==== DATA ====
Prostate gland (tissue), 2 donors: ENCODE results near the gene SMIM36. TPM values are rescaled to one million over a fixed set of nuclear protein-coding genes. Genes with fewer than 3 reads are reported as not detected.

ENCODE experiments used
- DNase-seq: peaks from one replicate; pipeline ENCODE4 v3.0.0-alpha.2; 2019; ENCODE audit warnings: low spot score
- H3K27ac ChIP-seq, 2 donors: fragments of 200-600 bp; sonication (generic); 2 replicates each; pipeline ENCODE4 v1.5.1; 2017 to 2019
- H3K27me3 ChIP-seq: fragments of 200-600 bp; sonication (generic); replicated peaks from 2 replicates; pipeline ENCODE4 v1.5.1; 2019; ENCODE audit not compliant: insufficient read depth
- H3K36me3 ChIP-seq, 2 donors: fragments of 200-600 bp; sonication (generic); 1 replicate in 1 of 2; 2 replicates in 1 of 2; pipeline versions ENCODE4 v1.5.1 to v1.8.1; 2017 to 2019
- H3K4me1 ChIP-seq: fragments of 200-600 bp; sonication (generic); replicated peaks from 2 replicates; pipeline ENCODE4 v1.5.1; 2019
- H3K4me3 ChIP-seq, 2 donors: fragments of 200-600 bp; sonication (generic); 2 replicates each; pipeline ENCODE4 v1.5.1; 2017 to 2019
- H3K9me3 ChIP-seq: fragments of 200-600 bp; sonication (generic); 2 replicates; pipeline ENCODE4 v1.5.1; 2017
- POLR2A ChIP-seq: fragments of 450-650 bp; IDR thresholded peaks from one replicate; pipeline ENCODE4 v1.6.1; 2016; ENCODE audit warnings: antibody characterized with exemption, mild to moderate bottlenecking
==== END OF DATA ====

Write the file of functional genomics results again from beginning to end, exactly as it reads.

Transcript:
Prostate gland (tissue), 2 donors: ENCODE results near the gene SMIM36. TPM values are rescaled to one million over a fixed set of nuclear protein-coding genes. Genes with fewer than 3 reads are reported as not detected.

ENCODE experiments used
- DNase-seq: peaks from one replicate; pipeline ENCODE4 v3.0.0-alpha.2; 2019; ENCODE audit warnings: low spot score
- H3K27ac ChIP-seq, 2 donors: fragments of 200-600 bp; sonication (generic); 2 replicates each; pipeline ENCODE4 v1.5.1; 2017 to 2019
- H3K27me3 ChIP-seq: fragments of 200-600 bp; sonication (generic); replicated peaks from 2 replicates; pipeline ENCODE4 v1.5.1; 2019; ENCODE audit not compliant: insufficient read depth
- H3K36me3 ChIP-seq, 2 donors: fragments of 200-600 bp; sonication (generic); 1 replicate in 1 of 2; 2 replicates in 1 of 2; pipeline versions ENCODE4 v1.5.1 to v1.8.1; 2017 to 2019
- H3K4me1 ChIP-seq: fragments of 200-600 bp; sonication (generic); replicated peaks from 2 replicates; pipeline ENCODE4 v1.5.1; 2019
- H3K4me3 ChIP-seq, 2 donors: fragments of 200-600 bp; sonication (generic); 2 replicates each; pipeline ENCODE4 v1.5.1; 2017 to 2019
- H3K9me3 ChIP-seq: fragments of 200-600 bp; sonication (generic); 2 replicates; pipeline ENCODE4 v1.5.1; 2017
- POLR2A ChIP-seq: fragments of 450-650 bp; IDR thresholded peaks from one replicate; pipeline ENCODE4 v1.6.1; 2016; ENCODE audit warnings: antibody characterized with exemption, mild to moderate bottlenecking